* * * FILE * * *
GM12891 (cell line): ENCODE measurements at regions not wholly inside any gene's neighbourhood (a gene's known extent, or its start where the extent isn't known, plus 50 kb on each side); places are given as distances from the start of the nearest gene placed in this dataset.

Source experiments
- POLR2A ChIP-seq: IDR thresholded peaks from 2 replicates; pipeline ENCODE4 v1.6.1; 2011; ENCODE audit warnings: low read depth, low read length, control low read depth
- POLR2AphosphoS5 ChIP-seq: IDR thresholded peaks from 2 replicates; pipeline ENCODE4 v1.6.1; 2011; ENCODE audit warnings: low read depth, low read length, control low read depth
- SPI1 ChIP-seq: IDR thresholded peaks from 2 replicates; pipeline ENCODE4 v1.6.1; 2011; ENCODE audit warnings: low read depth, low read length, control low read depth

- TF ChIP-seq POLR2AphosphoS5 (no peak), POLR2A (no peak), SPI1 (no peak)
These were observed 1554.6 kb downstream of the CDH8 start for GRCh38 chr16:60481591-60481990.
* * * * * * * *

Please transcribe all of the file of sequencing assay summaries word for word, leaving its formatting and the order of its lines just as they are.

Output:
GM12891 (cell line): ENCODE measurements at regions not wholly inside any gene's neighbourhood (a gene's known extent, or its start where the extent isn't known, plus 50 kb on each side); places are given as distances from the start of the nearest gene placed in this dataset.

Source experiments
- POLR2A ChIP-seq: IDR thresholded peaks from 2 replicates; pipeline ENCODE4 v1.6.1; 2011; ENCODE audit warnings: low read depth, low read length, control low read depth
- POLR2AphosphoS5 ChIP-seq: IDR thresholded peaks from 2 replicates; pipeline ENCODE4 v1.6.1; 2011; ENCODE audit warnings: low read depth, low read length, control low read depth
- SPI1 ChIP-seq: IDR thresholded peaks from 2 replicates; pipeline ENCODE4 v1.6.1; 2011; ENCODE audit warnings: low read depth, low read length, control low read depth

- TF ChIP-seq POLR2AphosphoS5 (no peak), POLR2A (no peak), SPI1 (no peak)
These were observed 1554.6 kb downstream of the CDH8 start for GRCh38 chr16:60481591-60481990.